To hear the bill’s sponsors tell it, the Pain-Capable Unborn Child Protection Act (H.R. 36) is about safeguarding fetuses that science has proven are capable of feeling pain. “No pain capable baby should have to undergo agonizing dismemberment in an elective late term abortion,” wrote the bill’s sponsor, Republican Arizona Congressman Trent Franks, in a Fox News commentary. If the bill is passed by the Senate1 — though that looks unlikely — the law would make it illegal for any person to perform or attempt to perform an abortion if the probable post-fertilization age of the fetus is 20 weeks or more. But despite the scientific trappings, the heart of this debate, like many political debates, is about ideology and values, not science.
But let’s discuss the research for a moment. The bill uses a lot of scientific-sounding arguments to make its case, but abortion-rights advocates argue that the conclusions it reaches run counter to current scientific research about fetal development. Jennifer Gunter, an OB-GYN and pain medicine physician, said the first thing to know is that the bill’s framing of this as a 20-week ban is misleading: It’s a 22-week ban. That’s because the 20-week post-fertilization point referred to in the bill is what physicians refer to as 22 weeks of gestational age, which is counted from the first day of the pregnant woman’s last menstrual period.
But even at 22 weeks, a human fetus doesn’t have the capacity to experience pain, according to evidence cited by abortion-rights supporters. “Rigorous scientific studies have found that the connections necessary to transmit signals from peripheral sensory nerves to the brain, as well as the brain structures necessary to process those signals, do not develop until at least 24 weeks of gestation,” according to a 2013 statement on fetal pain titled “Facts Are Important,” released by the American Congress of Obstetricians and Gynecologists (ACOG).2 “Because it lacks these connections and structures, the fetus does not even have the physiological capacity to perceive pain until at least 24 weeks of gestation,” continues the statement, which cites a review of the evidence published in the Journal of the American Medical Association and a report from the Royal College of Obstetricians and Gynecologists. This month, the ACOG issued a new statement opposing H.R. 36, saying the bill “limits access to safe, evidence-based care.”
National Right to Life, an anti-abortion group whose model legislation was used to write H.R. 36, contends that the scientific evidence that ACOG cites is incomplete. According to Jennifer Popik, director of federal legislation for National Right to Life, the fundamental split in thinking here is over whether a fetus needs to have a fully formed and connected cerebral cortex before it can feel pain. The ACOG statement and the researchers who published the JAMA review say that brain structure is a prerequisite for experiencing pain, but National Right to Life says it isn’t. “There’s an entirely other body of research that says you don’t actually need the cortex to experience pain, that the cortex helps you modulate it,” Popik said. “We’re always looking for ways to talk about the baby — to keep the baby in the debate. This is a good way to do it, because it’s legally sound and scientifically sound,” Popik said.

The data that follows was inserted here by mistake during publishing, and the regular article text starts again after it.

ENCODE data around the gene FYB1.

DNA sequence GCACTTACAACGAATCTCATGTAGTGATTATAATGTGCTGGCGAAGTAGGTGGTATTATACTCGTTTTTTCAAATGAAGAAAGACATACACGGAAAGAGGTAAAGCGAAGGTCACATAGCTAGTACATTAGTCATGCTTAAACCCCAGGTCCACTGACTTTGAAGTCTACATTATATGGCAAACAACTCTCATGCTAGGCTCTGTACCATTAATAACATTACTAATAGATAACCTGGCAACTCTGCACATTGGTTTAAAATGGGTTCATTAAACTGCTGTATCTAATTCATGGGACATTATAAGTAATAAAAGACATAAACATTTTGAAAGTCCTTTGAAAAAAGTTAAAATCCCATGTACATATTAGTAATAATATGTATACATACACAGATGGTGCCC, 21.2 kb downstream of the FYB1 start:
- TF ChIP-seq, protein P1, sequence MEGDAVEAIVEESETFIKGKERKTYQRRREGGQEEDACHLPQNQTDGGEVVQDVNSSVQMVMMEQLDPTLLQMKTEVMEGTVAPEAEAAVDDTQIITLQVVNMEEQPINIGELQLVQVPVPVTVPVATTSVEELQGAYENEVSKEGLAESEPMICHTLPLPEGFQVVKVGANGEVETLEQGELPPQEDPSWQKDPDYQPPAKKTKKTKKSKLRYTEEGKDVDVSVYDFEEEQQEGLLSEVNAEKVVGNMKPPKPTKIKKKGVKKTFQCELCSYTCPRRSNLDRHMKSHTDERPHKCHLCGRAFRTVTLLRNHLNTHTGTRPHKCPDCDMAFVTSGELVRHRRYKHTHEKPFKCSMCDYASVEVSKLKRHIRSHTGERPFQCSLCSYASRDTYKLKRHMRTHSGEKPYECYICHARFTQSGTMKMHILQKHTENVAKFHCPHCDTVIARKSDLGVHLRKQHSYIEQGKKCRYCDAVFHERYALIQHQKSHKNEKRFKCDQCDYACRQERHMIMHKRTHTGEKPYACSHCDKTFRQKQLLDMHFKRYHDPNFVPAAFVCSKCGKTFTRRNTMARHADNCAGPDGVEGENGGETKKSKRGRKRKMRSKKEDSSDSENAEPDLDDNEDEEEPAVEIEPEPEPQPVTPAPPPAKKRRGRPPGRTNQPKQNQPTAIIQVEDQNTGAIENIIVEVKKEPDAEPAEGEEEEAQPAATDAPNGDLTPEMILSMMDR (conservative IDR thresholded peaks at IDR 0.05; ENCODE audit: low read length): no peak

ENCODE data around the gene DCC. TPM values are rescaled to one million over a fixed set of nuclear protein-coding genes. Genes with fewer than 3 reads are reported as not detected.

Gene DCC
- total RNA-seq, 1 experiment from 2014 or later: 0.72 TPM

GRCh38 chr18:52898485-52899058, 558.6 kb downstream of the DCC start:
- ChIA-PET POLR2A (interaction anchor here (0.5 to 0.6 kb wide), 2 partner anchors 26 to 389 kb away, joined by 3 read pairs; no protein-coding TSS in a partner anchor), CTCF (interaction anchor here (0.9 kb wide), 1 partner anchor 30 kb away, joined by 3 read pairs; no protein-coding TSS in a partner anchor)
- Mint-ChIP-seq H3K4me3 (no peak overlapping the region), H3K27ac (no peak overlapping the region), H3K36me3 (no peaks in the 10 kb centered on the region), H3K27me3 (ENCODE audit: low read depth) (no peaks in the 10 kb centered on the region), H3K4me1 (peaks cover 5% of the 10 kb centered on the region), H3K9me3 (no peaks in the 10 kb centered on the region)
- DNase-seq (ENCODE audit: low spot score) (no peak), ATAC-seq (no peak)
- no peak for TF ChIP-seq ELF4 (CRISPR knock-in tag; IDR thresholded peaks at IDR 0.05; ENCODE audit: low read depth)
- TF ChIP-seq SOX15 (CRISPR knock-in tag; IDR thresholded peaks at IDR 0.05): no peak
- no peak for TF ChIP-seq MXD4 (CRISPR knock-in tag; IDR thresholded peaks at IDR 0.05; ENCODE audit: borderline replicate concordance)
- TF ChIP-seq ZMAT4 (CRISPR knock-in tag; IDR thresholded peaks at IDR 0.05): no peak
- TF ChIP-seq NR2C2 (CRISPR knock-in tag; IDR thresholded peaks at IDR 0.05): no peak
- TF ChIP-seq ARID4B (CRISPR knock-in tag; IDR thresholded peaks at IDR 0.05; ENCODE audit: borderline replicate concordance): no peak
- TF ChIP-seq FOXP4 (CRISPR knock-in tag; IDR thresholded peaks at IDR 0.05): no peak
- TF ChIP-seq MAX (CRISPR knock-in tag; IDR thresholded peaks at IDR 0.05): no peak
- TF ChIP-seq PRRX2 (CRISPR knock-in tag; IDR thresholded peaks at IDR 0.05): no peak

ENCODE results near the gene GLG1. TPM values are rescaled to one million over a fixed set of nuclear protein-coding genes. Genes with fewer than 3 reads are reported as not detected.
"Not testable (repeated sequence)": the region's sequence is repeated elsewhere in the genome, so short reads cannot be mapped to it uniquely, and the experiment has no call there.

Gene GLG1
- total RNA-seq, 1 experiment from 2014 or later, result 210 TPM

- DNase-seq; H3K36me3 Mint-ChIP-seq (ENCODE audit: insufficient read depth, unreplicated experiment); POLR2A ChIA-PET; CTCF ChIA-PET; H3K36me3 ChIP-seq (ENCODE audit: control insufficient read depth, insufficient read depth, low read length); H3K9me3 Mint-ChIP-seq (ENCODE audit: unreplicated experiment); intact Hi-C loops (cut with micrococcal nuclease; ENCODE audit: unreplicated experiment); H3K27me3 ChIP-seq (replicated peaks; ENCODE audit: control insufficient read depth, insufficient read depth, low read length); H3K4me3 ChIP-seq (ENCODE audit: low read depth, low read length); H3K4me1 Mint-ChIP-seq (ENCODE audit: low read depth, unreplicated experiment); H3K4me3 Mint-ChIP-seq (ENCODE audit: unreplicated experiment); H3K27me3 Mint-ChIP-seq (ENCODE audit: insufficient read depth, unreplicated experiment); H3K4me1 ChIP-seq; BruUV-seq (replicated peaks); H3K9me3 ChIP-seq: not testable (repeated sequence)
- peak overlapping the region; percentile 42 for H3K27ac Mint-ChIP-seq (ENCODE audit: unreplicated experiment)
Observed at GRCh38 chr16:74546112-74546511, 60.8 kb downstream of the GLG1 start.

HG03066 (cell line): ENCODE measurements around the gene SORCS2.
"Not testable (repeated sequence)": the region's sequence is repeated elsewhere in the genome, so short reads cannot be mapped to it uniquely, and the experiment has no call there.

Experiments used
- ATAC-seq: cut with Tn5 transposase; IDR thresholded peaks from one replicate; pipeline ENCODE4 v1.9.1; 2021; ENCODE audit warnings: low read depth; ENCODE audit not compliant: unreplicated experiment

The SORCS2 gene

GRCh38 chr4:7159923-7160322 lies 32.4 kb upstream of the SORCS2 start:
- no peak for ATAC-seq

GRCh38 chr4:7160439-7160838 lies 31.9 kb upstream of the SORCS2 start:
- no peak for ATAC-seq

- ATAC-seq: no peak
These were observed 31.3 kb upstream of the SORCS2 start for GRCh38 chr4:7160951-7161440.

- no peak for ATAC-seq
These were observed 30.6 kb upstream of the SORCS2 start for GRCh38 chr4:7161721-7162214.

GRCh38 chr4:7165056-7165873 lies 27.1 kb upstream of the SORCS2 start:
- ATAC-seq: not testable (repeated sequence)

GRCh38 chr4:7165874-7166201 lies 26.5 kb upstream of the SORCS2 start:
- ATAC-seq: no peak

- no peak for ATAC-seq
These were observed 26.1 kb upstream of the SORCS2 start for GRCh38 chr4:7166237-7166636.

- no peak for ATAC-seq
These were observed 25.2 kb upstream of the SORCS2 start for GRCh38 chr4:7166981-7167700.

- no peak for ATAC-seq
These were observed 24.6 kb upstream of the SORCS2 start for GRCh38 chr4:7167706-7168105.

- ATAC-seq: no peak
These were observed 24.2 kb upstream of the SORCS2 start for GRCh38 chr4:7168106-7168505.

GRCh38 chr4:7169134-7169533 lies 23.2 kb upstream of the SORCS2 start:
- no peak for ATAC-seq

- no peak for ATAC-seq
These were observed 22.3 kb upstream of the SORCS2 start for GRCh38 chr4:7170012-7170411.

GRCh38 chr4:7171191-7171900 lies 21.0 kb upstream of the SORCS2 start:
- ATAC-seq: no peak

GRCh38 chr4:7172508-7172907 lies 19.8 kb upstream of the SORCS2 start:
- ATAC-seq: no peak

Among the evidence presented in the bill to support its contention that a fetus can feel pain at 20 weeks post-fertilization is the fact that anesthesia is often used during fetal surgery. The JAMA review, however, concluded that such anesthesia is given to inhibit fetal movement and for the mother’s benefit, not for fetal pain. The bill also states that 20 weeks after fertilization, a fetus can react “to stimuli that would be recognized as painful if applied to an adult human, for example, by recoiling,” but Gunter said that this is not evidence that the fetus is feeling pain. “It’s only pain when the brain assembles a signal and tells you it’s pain,” she said. “Neither withdrawal reflexes nor hormonal stress responses to invasive procedures prove the existence of fetal pain,” according to the JAMA review, because these same responses can be elicited by nonpainful stimuli and may occur without conscious processing in the brain.
But this particular debate over what the science does and doesn’t show is largely a distraction, because what we have here isn’t a scientific debate, but a moral one. Each side is using science to support age-old value judgments about when life begins and how the rights of a pregnant person are weighed against the rights that a fetus may or may not have; new scientific evidence is unlikely to change many minds.
National Right to Life believes human life begins when an egg is fertilized, and several of the bill’s other proponents have also been clear that they’d like to ban abortion altogether. For example, a 2010 brief about fetal pain published by the Family Research Council, another anti-abortion group and supporter of the bill, states that, “The humanness of the unborn child is not contingent on its capacity for pain. Whether or not an unborn child can feel pain is irrelevant to the respect that an unborn person deserves.”
Opponents of the bill say the intent of the fetal pain language is to change the focus of the debate. “Obviously, no one wants fetuses to experience pain, and that evokes a lot of emotion in people,” said Kristyn Brandi, an OB-GYN with the ACOG. “But this legislation is not based on facts.”